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Hello. In this class, we will look at the Lithium-ion Batteries. You may very well be aware that lithium-ion batteries are presently extremely popular in terms of mass-market usage, and for a several, you know applications they seem to be the appropriate type of battery to use. So, for example, almost all our mobile phones are presently coming with lithium-ion batteries, and if you look at the present generation you know electric vehicles electric cars, that people are trying to you know put into the market in large scale. The battery of choice as of now seems to be the lithium-ion battery. So, there’s considerable focus on this battery chemistry and a lot of research goes on in it, a lot of R&D work goes on it and it is being used extensively by the public. So, it is in this context that we will focus on this particular battery chemistry. Although we will you know we do look at them all the chemistries in general, this is battery chemistry that is very you know current in terms of the level of interest that people have in it. In fact, the extent of interest on in this technology is so high, that specific I mean countries are countries as well as companies are actively searching for you know sources of lithium and trying to block it so, that it is now accessible only to them, to block in the sense buy exclusive rights to it. So, many companies are trying to do these even countries are trying to do this then you suggest that enough example China apparently has been spending a lot of effort trying to buy you know sources of lithium. So, to speak; so, as essentially they invest there. So, they get the exclusive right to it. So, that kind of a thing which is the typical business you know processes those kinds of things are on. So, that’s the extent to which this is the technology of interest and you know affects everybody from a common man to you know corporations that are participating in it and nations which feel that you know the future lies with the electrical energy storage associated with the electrical energy and that the lithium-ion battery is going to be a critical aspect of this energy storage process ok. So, it is in this broader context that we will look at the lithium-ion battery technology. (Refer Slide Time: 02:40) So, our learning objectives for this class are that we would like to state the advantages of the lithium battery-based chemistry, lithium-based battery chemistry. So, to get an idea what is the advantage, why are you people you know so excited about it, and you know spending so much time on it. And we would also at the same time as to indicate, what is the hazard? There is some hazard associated with lithium metal-based batteries. So, we would like to get a sense of that what is that hazard, there is one standard the issue with a lithium battery. So, that’s something that you like to look at. And I would like to say that you know even though if you are not careful they all look the same; there is actually a difference between what you would call as a lithium metal-based battery and lithium-ion battery. So, these are not the same I mean. So, that is the point that I would like to highlight here and we will see as we proceed, why this is a difference ultimately it’s the same element lithium that is being used its just the form in which it's being used that is different and therefore, that changes issues associated with it, that changes how we work with it etcetera. So, things like that. And we would there is a particular process known as intercalation. So, this is something that I will describe to you because it’s very fundamental to how these lithium-ion batteries work and may continue to play a role in you know future versions of the lithium-ion technology. Therefore, we will like to look at it. And as a general discussion, I would also like to indicate this concept of the relative position of energy levels required for the stability of the electrolyte, we will discuss it in the context of lithium-ion batteries, but it' the same for any battery system. And therefore, that’s something that we should be aware of. So, these are our learning objectives, the advantages of the lithium battery chemistry, the hazard associated with the lithium metal-based batteries how the lithium-ion batteries are overcoming that hazard that what is this process of intercalation, and the relative position of energy levels associated with these different parts of the lithium-ion battery. (Refer Slide Time: 04:52) So, those are learning objectives. So, why are people excited about lithium, why is the lithium-ion battery such an interesting technology to spend so much of time and effort and you know public interest is being built in it and it built on it. So, why is this the case; one of the most electropositive elements that you will find; so, therefore, it is very eager to hand off an electron. And therefore, if you look at the standard electrochemical series, it is you know very anodic its extremely anodic and so you, you can couple it with almost any cathode that you would like to use in this case and you will get very high voltages ok, so extremely high voltages. So, therefore, when you compare against any other battery, with lithium ion-based batteries you are looking at voltages of three volts, 4 volts etcetera something like this. So, this kind of a voltage you are looking at as the voltage you will get from the battery. So, therefore, if you draw the same amount of current right and compare it versus some other battery chemistry which is only giving you about 1.5 volts. So, for the same current, you are actually getting double the power right. So, double the power you will get. So, 3 volts if you are using a 3-volt battery versus a 1.5-volt battery. For the same amount of current that you draw out of it, you are getting double the power and therefore, power density is high. So, you know specific power is high power for per unit mole that you will get much higher with a lithium-based system than with any of the other computing systems that you might consider. The second thing is that it is very lightweight. The element is very lightweight its only 0.53 grams per centimetre cube is the density so, in fact, it is only as dense as wood some versions of wood are only this is about as dense as this. So, it is extremely light and therefore, when if you cover if you couple the high power that you will get with the low weight associated with it, you are getting high specific power ok. So, power per unit weight on a specific mass basis the power the specific power that you will get per unit mass is high ok. So, the power per unit mass which is the specific power on a mass basis is very high in this case right. So, power by weight. Therefore, that is very exciting again. So, this means with a very lightweight battery you will get a lot of power. So, first of all, for the same number of moles of the element, you get more power. So, same know same. So, when I am comparing against some other battery technology. So, you will have the same number of moles, higher power since the voltage is high okay that’s the first advantage we have. The second thing is because it is light same weight higher power. So, specific power is high ok. So, specific power is high. So, these are two very interesting concepts. So, for the same weight, you get higher power and the same numb same number of (Refer Time: 08:20) moles you get higher voltage. And for the same weight you actually have even more moles, because the element is also just you know very low in the periodic table; so hydrogen, helium, lithium. So, it is like the third element in your periodic table. So, it is going to be for the same weight the same number of grams you are going to have more moles. So, the same number of grams as some other anode material you will have more moles of lithium. The more moles of lithium will also give you power at a much higher voltage and so, you get much higher power right. So, a higher specific power in more than one way you get. So, that’s a big advantage and also it is environmentally friendly, it unlike many other chemistries that are commonly looked at, which are also chemistries that are there significantly in the mass market. So, for example, for all our car batteries most of the time we are using lead-acid batteries even as of today that is the battery that starts the car it’s not yet an electric car, but just to start the car there is always a battery even though we may have a petrol-powered vehicle in our car there is a battery. That battery is mainly went meant to start the engine when you first time start the engine as you start the engine to start I mean before you start driving that battery is typically lead-acid. The batteries which are mostly sitting in our homes as part of Uninterrupted Power Supply system’s UPS systems are also lead-acid batteries. So, there is a significant usage of lead-acid batteries around the world. So, it’s popular chemistry popular from the perspective that is very prevalent chemistry, a lot of places they use it mainly because you can draw a lot of current from it. So, that chemistry is around, but it is hazardous because you have hazardous acid and you have a hazardous lead. So, of course, they do a lot of recycling of the lead, but still, the entire industry is hazardous for that purpose for that reason. Whereas, lithium is not the case. So, it’s not at all hazardous and it is relatively safe the other popular battery system is the nickel-cadmium battery, there again you have cadmium and that is also toxic. So, in comparison to the lead-acid battery and nickel-cadmium battery, lithium-based batteries are when we very environmentally friend. So, when you look at all this the high power the that you get the high power density that you get the fact that you know its environmentally friendly all these things you take into account that is what causes this battery technology to be extremely popular right. So, that is the point about it, it's right. So, now we would also like to understand what are some issues associated with it. So, we will look at that briefly. (Refer Slide Time: 10:38) So, the point is when you have a highly reactive material like lithium or even for that matter aluminium let’s say. So, if you take that the moment they are exposed to the atmosphere they will immediately react to the atmosphere. So in fact, lithium you cannot expose to moisture and air it just rapidly reacts. So in fact, people who work with lithium-ion battery materials do not work in the open lab they will not work on a tabletop like this, you will not just have an experiment with sitting in the open-air right. So in fact, if you go to any lab that is working on lithium-ion batteries, they will have a glove box. So, glove box would be one you know it is like a big chamber which is which has transparent glass on all sides usually some you know perspex kind of glass, and it will have to be gloves through which you can we can put your hand into the glove and you can reach inside the chamber. So, both hands you can put inside the chamber, but you will be standing in front of you there is plexiglass. There is a glass or a perspex glass through which you can look inside. You can look inside and see what this inside it will be clear, but your hands will be reached and only using a glove. So, there will be a big glove with both hands which will be tied to this plexiglass. So, it is sealed the container is fully sealed and only because of this flexible gloves we can reach inside into some experiment. So, inside the container you will have an inert atmosphere you will have argon typically and it will be the dry atmosphere. So, they will actually have chambers below that you know glove box which is continuously drying that air, whatever not air the atmosphere that is inside the glove box and keeping it completely humidity free. You have to have it less than PPM of PPM level of humidity only then you can work on it, otherwise, its extremely dangerous the material react very violently with humidity. So, therefore, that is how we have to work on it. So, when people work on this lithium-ion technology and make cells which then they test we were talking about you know charge-discharge curves etcetera in our last class, but when they do all that, the all of that has to has happened only in with the cell that is sealed that that is not exposed to the atmosphere. Even the batteries that we have in our mobile phones etcetera are supposed to stay sealed they are not supposed to be opened and exposed to be the atmosphere. So, they're all sealed. So, in the same case, this is also sealed. So, normally what they would do is, at the cell would be constructed inside this glove box. So, it will be kept in a way in which it is put together in the glove box with the electrodes etcetera sticking out, but I mean or contacts to the electrodes the current collector sticking out the electrodes will be completely immersed in the electrolyte and the whole thing will be sealed. And in you know your best case scenario is such that your test equipment will be outside the glove box, just outside the glove box and wires will be connected to through the glove box into this experiment that is sitting inside the glove box. So, electronics will sit outside the cell will sit inside and through that, we will run the test or at least you should seal the cell completely and then you can take it out of the glove box. So, that it is now you know completely sealed there is no danger of atmosphere going in, and even then keep it some kind of in inert location where you have some gas flowing and then run the test. So, it is an activity that you have look carefully concerning the environment that the lithium is exposed to mainly because lithium is extremely reactive. So, what happens when we create a cell? So, you have a cell, let’s assume I am in the inert atmosphere I have made this cell in an inert atmosphere and then we have the electrolyte here. So, let’s say we just put one electrode of lithium here another electrode of something some counter electrode. So, I will just call this the lithium electrode and this is the counter electrode right. So, as soon as the lithium electrode sees the electrolyte, what happens is the surface of the electrode reacts with the electrolyte ok. So, it immediately reacts with the electrolyte and forms a passivating layer reacts meaning it gets oxidized by the electrolyte and it forms a passivating layer. This layer is called the SEI layer or Solid Electrolyte Interface layer. So, that is this Solid Electrolyte Interface layer that is this SEI. So, the SEI layer or the solid electrolyte interface layer is the layer that forms because the lithium metal reacts with the electrolyte. Now, this is both a positive and negative it is positive in the sense that what happens is this layer that forms is a continuous adherent layer and therefore, protects lithium from further reaction with the electrolyte. So, it forms on the surface of the electrode and then prevents further reaction with the rest of the electrolyte. So, for example, if this were the side view of the electrode and this is where the electrolyte is, the SEI will form at the surface. So, it will form right here. So, a structure like this will form. So, this is the SEI. SEI layer is the electrode itself ok. So, the electrode lithium electrode in contact with the electrolyte forms a solid electrolyte interface layer. So, it is good because this layer then prevents the rest of protects the rest of the metal. So, this rest of the metal is protected, only the top layer of the metal which is in contact with the electrolyte passivates like this. So, therefore, it is protected, but the bad thing is it now adds to the resistance for the path of the ion. So, the ion that is inside here. So, lithium that is sitting here which has to become lithium plus as it goes into the electrolyte, it has to pass through this layer and go through. So, it usually adds to the impedance of the cell; it adds to the impedance of the cell which is basically obstruction to the flow of current. Impedance is the most general term like you are used to resistance in an in the context of the flow of electrons, that resistance is also an obstruction to the flow of electrons. So, you can have any species that might carry a charge, in this case, an ion is carrying charge. So, Li plus is carrying the charge. So, you say more general term we say impedance which is basically an obstruction to the flow of current. So, the impedance of the cell goes up and ideally we want low impedance because otherwise, we are wasting energy going past is impedance every time there is impedance.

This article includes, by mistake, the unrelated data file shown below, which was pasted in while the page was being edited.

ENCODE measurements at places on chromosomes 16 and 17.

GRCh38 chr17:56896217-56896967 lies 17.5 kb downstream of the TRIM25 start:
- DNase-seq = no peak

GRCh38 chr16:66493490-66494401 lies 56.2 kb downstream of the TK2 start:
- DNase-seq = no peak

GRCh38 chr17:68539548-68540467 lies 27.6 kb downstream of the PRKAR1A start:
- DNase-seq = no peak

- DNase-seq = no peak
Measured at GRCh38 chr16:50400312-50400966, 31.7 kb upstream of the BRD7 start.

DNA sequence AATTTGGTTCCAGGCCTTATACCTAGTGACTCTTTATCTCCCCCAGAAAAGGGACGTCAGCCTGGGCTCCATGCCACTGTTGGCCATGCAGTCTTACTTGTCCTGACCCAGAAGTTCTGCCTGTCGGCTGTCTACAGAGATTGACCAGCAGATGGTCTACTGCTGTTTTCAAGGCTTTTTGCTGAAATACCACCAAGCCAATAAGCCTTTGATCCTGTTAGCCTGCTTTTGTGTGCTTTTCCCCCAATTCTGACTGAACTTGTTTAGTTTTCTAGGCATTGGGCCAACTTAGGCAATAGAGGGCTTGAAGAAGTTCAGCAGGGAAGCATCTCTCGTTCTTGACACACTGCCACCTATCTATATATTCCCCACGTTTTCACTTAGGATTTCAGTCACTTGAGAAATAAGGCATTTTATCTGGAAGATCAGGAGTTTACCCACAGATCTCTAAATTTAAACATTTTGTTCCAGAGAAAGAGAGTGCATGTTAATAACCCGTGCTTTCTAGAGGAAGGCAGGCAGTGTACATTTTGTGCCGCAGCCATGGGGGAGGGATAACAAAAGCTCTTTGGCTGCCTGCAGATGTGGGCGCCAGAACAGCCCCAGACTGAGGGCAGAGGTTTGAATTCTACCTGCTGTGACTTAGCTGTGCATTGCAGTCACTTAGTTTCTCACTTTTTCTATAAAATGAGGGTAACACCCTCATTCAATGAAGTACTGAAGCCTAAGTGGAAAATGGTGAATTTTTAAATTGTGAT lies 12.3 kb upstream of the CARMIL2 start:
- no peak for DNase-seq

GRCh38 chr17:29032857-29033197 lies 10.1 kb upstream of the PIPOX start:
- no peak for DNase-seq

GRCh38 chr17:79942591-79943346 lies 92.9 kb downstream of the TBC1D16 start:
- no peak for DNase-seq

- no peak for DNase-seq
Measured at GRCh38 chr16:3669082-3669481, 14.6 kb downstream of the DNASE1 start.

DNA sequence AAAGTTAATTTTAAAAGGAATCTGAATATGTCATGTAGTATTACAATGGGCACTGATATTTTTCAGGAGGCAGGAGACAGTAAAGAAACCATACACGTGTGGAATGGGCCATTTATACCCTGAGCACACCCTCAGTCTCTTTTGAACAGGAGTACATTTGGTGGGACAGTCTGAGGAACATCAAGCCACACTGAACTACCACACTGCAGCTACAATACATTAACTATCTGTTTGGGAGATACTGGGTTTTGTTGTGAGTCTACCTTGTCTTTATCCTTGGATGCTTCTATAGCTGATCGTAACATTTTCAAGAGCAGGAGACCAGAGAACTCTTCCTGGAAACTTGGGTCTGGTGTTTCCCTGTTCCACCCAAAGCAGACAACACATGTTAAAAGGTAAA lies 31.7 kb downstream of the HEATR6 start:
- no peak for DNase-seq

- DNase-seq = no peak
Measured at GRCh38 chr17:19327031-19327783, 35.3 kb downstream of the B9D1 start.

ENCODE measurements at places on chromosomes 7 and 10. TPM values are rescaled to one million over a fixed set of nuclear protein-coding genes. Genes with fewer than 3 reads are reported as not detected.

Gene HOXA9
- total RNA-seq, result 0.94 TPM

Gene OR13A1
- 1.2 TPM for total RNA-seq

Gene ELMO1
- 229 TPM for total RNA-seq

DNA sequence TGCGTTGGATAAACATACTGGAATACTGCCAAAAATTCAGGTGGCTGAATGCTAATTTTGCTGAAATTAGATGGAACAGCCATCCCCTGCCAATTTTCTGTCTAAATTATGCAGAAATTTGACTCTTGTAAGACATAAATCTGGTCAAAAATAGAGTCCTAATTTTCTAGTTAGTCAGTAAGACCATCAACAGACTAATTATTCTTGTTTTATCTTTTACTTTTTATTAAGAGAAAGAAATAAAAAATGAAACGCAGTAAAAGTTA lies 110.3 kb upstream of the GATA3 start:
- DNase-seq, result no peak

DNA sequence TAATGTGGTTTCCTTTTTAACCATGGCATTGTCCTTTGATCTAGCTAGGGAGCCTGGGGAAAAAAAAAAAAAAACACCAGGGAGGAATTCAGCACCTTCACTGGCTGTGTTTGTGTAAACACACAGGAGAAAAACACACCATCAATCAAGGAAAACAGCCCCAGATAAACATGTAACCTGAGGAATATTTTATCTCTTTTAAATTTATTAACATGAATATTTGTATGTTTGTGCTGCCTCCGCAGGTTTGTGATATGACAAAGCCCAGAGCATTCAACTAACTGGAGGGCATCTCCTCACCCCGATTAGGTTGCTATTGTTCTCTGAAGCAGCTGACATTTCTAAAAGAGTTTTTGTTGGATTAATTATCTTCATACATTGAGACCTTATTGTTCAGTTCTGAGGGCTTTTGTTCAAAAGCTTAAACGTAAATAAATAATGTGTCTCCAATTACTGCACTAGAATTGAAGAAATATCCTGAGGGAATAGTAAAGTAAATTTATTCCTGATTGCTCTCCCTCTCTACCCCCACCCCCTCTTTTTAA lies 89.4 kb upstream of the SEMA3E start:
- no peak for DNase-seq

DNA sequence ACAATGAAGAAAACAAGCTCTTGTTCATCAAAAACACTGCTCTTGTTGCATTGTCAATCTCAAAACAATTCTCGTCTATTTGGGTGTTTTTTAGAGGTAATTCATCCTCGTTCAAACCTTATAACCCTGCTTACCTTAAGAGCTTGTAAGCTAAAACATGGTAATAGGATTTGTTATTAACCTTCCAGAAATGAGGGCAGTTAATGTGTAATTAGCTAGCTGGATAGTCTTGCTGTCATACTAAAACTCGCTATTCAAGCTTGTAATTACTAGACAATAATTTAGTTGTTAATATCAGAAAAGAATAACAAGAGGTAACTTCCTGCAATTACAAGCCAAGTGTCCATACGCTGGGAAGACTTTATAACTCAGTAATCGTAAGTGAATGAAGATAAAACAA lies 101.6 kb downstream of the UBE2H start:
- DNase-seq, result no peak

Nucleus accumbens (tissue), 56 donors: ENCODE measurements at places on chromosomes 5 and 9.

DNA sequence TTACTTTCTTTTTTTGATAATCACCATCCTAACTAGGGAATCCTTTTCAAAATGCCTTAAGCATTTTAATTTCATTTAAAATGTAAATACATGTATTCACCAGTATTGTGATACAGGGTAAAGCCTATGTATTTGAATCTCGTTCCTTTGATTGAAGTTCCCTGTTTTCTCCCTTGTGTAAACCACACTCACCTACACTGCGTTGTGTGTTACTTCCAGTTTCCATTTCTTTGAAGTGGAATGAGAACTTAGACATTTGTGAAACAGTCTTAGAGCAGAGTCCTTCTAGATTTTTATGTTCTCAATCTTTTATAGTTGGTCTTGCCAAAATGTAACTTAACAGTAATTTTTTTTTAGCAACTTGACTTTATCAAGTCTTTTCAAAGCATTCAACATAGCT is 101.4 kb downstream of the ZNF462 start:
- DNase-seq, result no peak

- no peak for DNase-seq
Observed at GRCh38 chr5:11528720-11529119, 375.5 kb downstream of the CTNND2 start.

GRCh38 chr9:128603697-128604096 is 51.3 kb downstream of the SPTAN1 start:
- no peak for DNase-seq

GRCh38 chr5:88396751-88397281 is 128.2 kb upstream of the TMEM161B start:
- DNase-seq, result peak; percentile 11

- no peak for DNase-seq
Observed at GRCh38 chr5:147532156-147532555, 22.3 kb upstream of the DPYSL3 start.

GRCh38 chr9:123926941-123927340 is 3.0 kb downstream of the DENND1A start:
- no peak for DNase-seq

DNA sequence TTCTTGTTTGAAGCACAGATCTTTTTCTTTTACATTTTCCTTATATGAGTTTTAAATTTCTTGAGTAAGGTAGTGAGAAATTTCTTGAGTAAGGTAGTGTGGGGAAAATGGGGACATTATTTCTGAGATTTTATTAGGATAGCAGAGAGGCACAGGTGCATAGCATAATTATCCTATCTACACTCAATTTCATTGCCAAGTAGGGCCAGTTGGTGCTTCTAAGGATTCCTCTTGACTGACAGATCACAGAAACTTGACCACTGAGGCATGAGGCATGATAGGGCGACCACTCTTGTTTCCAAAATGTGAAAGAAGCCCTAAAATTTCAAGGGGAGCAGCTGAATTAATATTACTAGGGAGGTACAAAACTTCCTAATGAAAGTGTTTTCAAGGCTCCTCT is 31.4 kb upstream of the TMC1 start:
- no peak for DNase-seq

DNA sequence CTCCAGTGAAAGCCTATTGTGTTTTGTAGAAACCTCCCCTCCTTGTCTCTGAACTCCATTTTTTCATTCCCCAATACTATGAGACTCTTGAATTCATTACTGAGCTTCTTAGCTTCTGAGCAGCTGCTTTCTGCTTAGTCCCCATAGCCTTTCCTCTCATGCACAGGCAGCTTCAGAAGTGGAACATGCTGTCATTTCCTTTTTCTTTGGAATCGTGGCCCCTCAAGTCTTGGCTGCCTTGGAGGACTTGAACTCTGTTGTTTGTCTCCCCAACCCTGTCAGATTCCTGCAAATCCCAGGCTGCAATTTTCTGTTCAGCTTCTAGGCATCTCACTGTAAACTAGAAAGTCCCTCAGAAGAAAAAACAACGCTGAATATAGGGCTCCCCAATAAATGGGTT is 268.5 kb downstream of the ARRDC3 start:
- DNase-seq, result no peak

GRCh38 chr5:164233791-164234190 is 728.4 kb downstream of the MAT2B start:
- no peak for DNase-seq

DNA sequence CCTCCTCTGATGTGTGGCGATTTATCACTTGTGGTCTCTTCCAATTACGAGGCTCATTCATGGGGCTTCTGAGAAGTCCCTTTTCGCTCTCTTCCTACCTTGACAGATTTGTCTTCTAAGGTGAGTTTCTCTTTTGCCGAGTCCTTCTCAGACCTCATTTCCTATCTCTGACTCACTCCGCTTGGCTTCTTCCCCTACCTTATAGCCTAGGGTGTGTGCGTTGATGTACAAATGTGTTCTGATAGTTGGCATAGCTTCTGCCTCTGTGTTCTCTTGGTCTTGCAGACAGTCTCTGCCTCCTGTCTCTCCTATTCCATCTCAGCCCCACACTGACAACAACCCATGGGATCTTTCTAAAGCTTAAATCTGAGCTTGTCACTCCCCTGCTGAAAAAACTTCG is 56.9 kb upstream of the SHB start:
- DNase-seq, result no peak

So, if you say there is an impedance of valuer, we are having an IR drop associated with it which is wasted electricity. That is electricity that we could that is wasted potential voltage of the cell is partly wasted in getting past this barrier instead of doing work with the whatever else that you want to do you wasted here right. So, this is the thing, but. So, this is the positive is that it protects the electrode, negative is actually two parts it is negative. One is that your adding impedance to the cell and the second thing is you are actually irreversibly consuming a little bit of the electrolyte as well as a little bit of the electrode. So, this SEI layer then is essentially a little wasted layer, its a wasted surface layer because it is used up a little bit of the electrolyte and therefore, you know irreversibly changing in the electrolyte in some way it is also used up a little bit of the metal. So, in that sense, it is also not a very positive thing, but it protects the electrodes are there that is fine. But there is another problem here so, there is the SCI. So, that is what happens when you put this lithium as soon as you put it into an electrolyte because it is so, reactivates with forms this. But let’s say you continue now having done all this you make the call. You make a cell and then you start cycling it. So, what happens is every time you send lithium-ion in and out of the cell. So, lithium-ion goes this way and then it comes back this way. So, you have some counter electrode here. So, every time the ion goes from the main from the working electrode which is lithium to the counter electrode and then comes right back the why should it come back? When you are discharging it is going on the way and your recharging it is coming back. So, this is what we are doing charging-discharging, charging-discharging that we do we keep on shuttling between the two electrodes we shuttle the ion between the two electrodes. Now every time it comes back, it is trying to come from Li plus to lithium. So, during discharge, during discharge Li goes to Li plus e minus. E minus is going with the external circuit. So, that is what a process is. During recharge you are doing the opposite reaction Li plus e minus gives you Li ok. So, this is being done by pushing electrons in from an external power source, you push electrons into the lithium electrode it will take back the lithium-ion and it will form lithium metal. So, now, for that to happen the lithium-ion has to actually go through this solid electrolyte interface and go back to that metal. So now, when this happens when you keep doing this actually sometimes it doesn’t go through properly or it goes in and forms a different kind of a structure, it doesn’t plate it in a flat manner that is the problem with the lithium metal. When it comes back and its plates on the lithium this lithium-ion comeback and plate it on the lithium metal, it would be nice if it plated back as a flat structure, unfortunately, it a thus I mean huge amount of experiment experimental evidence that shows that when lithium-ion comes back and plates back on the metal, it does not plate as a uniform flat structure instead it forms a porous structure. So, what it means is, you are actually having this lithium metal sort of form like this, some kind of a porous structure is happening. So, with the progressive cycling and on top of it again you form some solid electrolyte interface because now we have a much larger area, so this continuous. So, with every cycle, this becomes a more and more porous structure that is growing ok. So, it is continuously going with every cycle this continues to grow and there are various reasons for it. One of the reasons the reason one of the reasons that it is growing is because of the front-most point of the. So, we it is uneven surface right it's an uneven surface, the front-most point of that surface that is frontmost concerning the counter electrode. So, I have a working electrode here, I have counter electrode here. The front-most point of this electrode is the closest to the counter electrode right. So, I have a working electrode here and I have counter electrode here. So, I will say this is the counter electrode this is working electrode W E is working electrode C E is a counter electrode. Supposing this is not a uniform surface, but I have a sharp point like that. Now, this point is closest to the counter electrode. So, when the ion comes back Li plus comes back, it is easier for it to plate this point ok. So, it will continue to plate at this point. So, any rough surface it has. Multiple surfaces it will more easily plate at these points then come all the way up to here and plate. So, therefore, the moment it becomes uneven the progressive cycle makes it more and more uneven, it encourages the unevenness it builds on the unevenness. It is already uneven, it does not go back the second cycle does not make it flat the second cycle makes it even more uneven because whatever is uneven is you know is built on and that is what is progressively being built on. So, it continues to grow. So, you may have a situation where eventually it does a short circuit ok. So, that is basically what I am going to show you here, and that is what we are saying by saying that this kind of growth can result in an internal short circuit. (Refer Slide Time: 22:44) So, for example, if this is what this is just a schematic of what is happening, you have the lithium metal here you have the cathode here. So, let’s say you cycle it then what happens is, you start seeing this uneven structure here right. So, lot of. So, this is called dendritic growth, this kind of growth is called dendritic growth because it represents a structure that looks like dendrites and that is this kind of a structure this kind of you know pointy point structure which is growing in different directions; so dendritic growth. So, you can see that this is not plated back as uniformly as you see here. This is a nice uniform surface interface a flat surface which is now become you know pointed pointy surface which is highly uneven. So, if you continue this you can see how you know, for example, this is a little bit ahead this will keep growing faster with progressive cycling every cycle. So, initially, it is okay first cycle, second cycle, third cycle as you continue you will eventually reach a situation where it looks like this. You have an internal short circuit you have an internal short circuit ok. So, what this has what is happened is that with progressive cycling, the lithium metal did not plate flat flatly and then eventually found it's kept growing indefinitely and makes in internal short circuit, this is a very dangerous situation. A very dangerous situation because now there even see normally you have to connect an external circuit, normally we connect and external circuit we put a load and the electron travels like this and the ion travels like this ok. So, the moment you remove the load, the battery is an open circuit. If there is no load there that there is the battery is an open circuit the reaction stops, because the electron also has to flow, the ion also has to flow, both those steps have to happen for charge neutrality to be maintained only then this circuit is complete the reactions are complete and the reactions will take place. If you open up the circuit outside there is no path for the electron to go everything stops right. So, now, when you have an internal short circuit both of them can happen, you can have electrons just go across like that and you can have ions that go across like this. So, you no longer need an external circuit, everything is happening inside the cell. So, current will build up very fast it will flow very fast, you have a huge amount of current going like this because nothing is this is just metal, you have just metal between you know positive and negative of an electron you are just put metal. So, this is a short circuit and it is inside the cell; so its internal short circuit. So, this is actually dangerous it leads to a battery explosion because what happens if the norm in these batteries, the conductivity of the ion is usually much less than that of the electron. The ion this is, of course, the electron is in the external circuit the ion is actually in the electrolyte ok. So, the ion is flowing through the electrolyte, the electron is going through the external circuit which is what we have here. The conductivity of the ion is usually much less than the conductivity of the electron. So, that is another reason why the current is not so, huge ok. So, otherwise, the current can be huge interestingly the conductivity of electro lights our ionic conductivity of most materials increases with temperature ok; unlike electronic conductivity, electronic conductivity actually decreases with temperature ionic conductivity increases with temperature. So, now when you have an internal short circuit, you have a lot of current going through this internal short circuit will have a lot of current going through a pathway that pathway heats up. So, because of this huge current, the temperature of a cell goes up of cell increases. If the temperature of the cell increases it increases the conductivity of the ion. If we increase the conductivity of the ion the current in the cell further increases ok. So, this is called a thermal runaway this is called thermal runaway ok. So, that that is because you are having an internal short circuit, because of the internal short circuit lot of current is flowing in that path. Because a lot of currents is flowing in the path temperature of the cell is going up, temperature cell you can physically feel has started becoming warm because it has become warn the ionic conductivity has gone up which was the slowest step previously now that has gone up. If that has gone up the current in the original short circuit goes up even further ok. So, and then again it heats up even further, further ionic conductivity goes up. So, this is you know the unending cycle, it just increases rapidly and it can explode the lithium battery can explode basically it has an uncontrolled reaction it can explode. So, you have you must also understand this happens after a few cycles it is not happening at the beginning. So, the first generation lithium batteries, first-generation lithium rechargeable batteries had this problem that when we buy the battery knew it will be fine, and you keep using it for several cycles you know whatever 10 cycles or something 10, 15, 20 cycles you may not see any problem it will be working fine because at that point this is still growing this is not completed the short circuit, it will keep continuing into function suddenly one day you have the short circuit. So, suddenly one day you end up in the situation that there’s a short circuit. That time almost immediately the battery will explode. So, the first generation lithium-ion batteries with that were put in the market actually used to explode, and they had all got to be recalled they became very dangerous and you know even, in fact, some of the early factories of lithium batteries caught fire. So, that the entire factory got burnt on one of the factories got burnt on into this. So, this is a problem? So, this was a problem, but incidentally, this is not a problem with single-use batteries. So, single used lithium batteries didn’t have this problem because you never plated it back only when you plate this back you have the dendritic structure growing, which can continue to grow and make the short circuit. So, it was not an issue with lithium single used batteries or non-rechargeable batteries, but it was a problem with lithium rechargeable batteries and this was primarily because there was a plating, stripping mechanism. And this plating process was creating the situation, therefore; they decided that using lithium metal as the anode was not a safe thing to do because that required this plating and removal kind of thing. So, instead of doing putting lithium metal, they started to look for other materials which are then called as host materials, inside which lithium can sit at a potential very close to the lithium metal potential. So, now, the lithium is not sitting in the front surface, it is actually going into the structure and sitting inside that structure, and then when you discharged the cell is coming out from the structure going to complete the reaction when you recharge again it goes back into the structure ok. So, it is not on the surface it goes inside the structure. So, that kind of a host material began to be used as the anode as suppose to lithium. And in that case, you never have lithium as metal form, you only have it in ionic form and that is why the new generation batteries are called lithium-ion batteries the lithium sort of stays ionic throughout the circumstances that it is presented with.